And more people might be taking second looks at their contracts these days. The federal government and state labor agencies have been cracking down on misclassification, which allows companies to dodge taxes and other overhead associated with bringing on full-time employees, and is especially prevalent in low-wage industries like construction and trucking. But it happens in white-collar jobs too, and now the media attention is waking up those workers to the idea that their employers could be part of the trend.
"When the Washington Post, New York Times, and Wall Street Journal all report these things, there is a considerable readership,” says Richard Reibstein, a specialist in independent contracting with Pepper Hamilton in New York. “They say 'hey, maybe I shouldn’t be an independent contractor.'”
Compounding the problem: Employers themselves sometimes don’t realize there’s anything wrong about treating contractors like everyday workers. “It’s absolutely stunning,” Reibstein says. “We’ve represented Fortune 500 companies with great lawyers, and they’re still not getting it right.”
Cetrone thinks that might be true for one D.C. agency, as well.
As her pregnancy progressed, Cetrone contacted a lawyer, who agreed that she had been misclassified. But she says the lawyer quoted her a retainer she couldn’t afford on her $55,000 per year salary, so instead she lodged a complaint with the U.S. Department of Labor.
A couple weeks later, according to both Cetrone and spokesman McPeek, the agency’s interim director Lisa Richards Toney called Cetrone into her office, and asked if she had filed a complaint. Cetrone said she had, and made the case that she should be entitled to paid maternity leave.
A couple days later, Cetrone was again called in. This time, two people from the human resources department were also present, and Richards Toney told her she had been let go, effective immediately. When she left the office, stunned and tearful, Cetrone found out that two of her colleagues who were also independent contractors had been axed, as well.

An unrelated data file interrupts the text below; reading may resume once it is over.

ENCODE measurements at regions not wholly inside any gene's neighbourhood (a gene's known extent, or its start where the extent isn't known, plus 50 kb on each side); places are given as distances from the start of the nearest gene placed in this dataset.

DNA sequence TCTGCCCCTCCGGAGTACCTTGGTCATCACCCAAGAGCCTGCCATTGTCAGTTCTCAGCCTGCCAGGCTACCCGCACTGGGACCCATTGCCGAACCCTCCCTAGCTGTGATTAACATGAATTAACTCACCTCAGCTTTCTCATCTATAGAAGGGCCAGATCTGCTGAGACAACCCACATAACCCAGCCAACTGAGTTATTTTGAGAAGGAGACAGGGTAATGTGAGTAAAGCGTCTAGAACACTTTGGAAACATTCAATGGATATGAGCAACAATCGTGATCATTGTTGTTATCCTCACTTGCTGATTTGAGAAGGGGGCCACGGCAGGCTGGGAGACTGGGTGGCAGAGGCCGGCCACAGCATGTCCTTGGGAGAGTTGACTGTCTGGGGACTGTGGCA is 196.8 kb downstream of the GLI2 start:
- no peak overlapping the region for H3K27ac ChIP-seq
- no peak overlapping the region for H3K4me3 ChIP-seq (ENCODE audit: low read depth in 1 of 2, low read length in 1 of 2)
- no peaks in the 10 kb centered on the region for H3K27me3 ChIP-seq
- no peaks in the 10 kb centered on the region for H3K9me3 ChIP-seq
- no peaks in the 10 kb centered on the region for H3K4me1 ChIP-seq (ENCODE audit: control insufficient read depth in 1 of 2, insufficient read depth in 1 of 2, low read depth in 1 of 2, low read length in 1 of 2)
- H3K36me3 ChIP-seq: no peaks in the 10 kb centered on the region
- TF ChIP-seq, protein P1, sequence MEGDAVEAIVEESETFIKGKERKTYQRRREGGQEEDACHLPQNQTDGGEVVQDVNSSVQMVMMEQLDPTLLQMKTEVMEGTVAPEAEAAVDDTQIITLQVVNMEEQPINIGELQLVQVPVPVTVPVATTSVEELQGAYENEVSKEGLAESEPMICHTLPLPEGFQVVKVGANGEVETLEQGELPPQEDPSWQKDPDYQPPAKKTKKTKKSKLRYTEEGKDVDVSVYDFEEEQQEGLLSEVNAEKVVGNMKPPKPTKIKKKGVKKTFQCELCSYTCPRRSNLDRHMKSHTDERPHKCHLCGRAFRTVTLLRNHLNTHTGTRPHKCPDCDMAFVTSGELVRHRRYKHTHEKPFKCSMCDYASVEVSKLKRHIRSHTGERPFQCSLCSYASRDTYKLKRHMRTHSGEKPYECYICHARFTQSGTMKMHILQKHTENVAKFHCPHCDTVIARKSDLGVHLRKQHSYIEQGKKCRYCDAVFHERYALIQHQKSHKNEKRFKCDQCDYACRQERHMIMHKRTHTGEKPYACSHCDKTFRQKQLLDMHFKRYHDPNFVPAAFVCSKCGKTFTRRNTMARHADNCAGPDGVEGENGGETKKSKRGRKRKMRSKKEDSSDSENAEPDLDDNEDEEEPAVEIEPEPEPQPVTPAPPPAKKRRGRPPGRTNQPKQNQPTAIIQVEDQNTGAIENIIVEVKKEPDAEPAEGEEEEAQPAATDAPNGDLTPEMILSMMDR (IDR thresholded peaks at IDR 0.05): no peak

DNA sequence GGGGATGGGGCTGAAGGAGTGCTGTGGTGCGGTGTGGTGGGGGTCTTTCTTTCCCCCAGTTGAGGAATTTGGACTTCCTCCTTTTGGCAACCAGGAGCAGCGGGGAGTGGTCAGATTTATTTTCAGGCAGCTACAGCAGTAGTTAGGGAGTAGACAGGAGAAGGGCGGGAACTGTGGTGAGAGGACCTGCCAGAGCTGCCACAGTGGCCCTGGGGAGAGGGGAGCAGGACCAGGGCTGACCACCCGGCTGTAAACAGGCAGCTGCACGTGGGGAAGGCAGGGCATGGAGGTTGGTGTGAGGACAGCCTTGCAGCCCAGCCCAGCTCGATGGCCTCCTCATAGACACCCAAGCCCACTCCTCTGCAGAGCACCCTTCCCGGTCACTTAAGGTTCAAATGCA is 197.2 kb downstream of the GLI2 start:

“I never thought they’d do this to anyone, let alone a woman who’s eight months pregnant,” says Cetrone, who’s now thinking through her legal options going forward.
The D.C. government says after Cetrone brought the contract to her boss’ attention, the Office of the Chief Financial Officer instructed them to terminate it because it had been inappropriately paid for through grant funding. McPeek said commission officials have not made a determination about whether Cetrone’s classification was proper. She has been offered a new contract with the arts commission through a staffing agency, and is still considering whether to accept it — but it wouldn’t come with paid maternity leave, either.
The whole thing sounds fishy to Council member David Grosso, who oversees the Commission on the Arts and Humanities. After hearing from Cetrone, he sent a letter on Monday asking for a full investigation of the contractors as well as five temporary employees with suspect contracts. “Pursuant to the most recently issued Department of Labor’s Misclassification Policy, this employee should have been receiving full benefits and job protections,” the letter reads.
“It really shocked me that they were using so many of these independent contractors as such vital employees,” Grosso says. “It’s going to cause a little disruption. But when a third of their employees are caught up like this, it’s a serious problem.”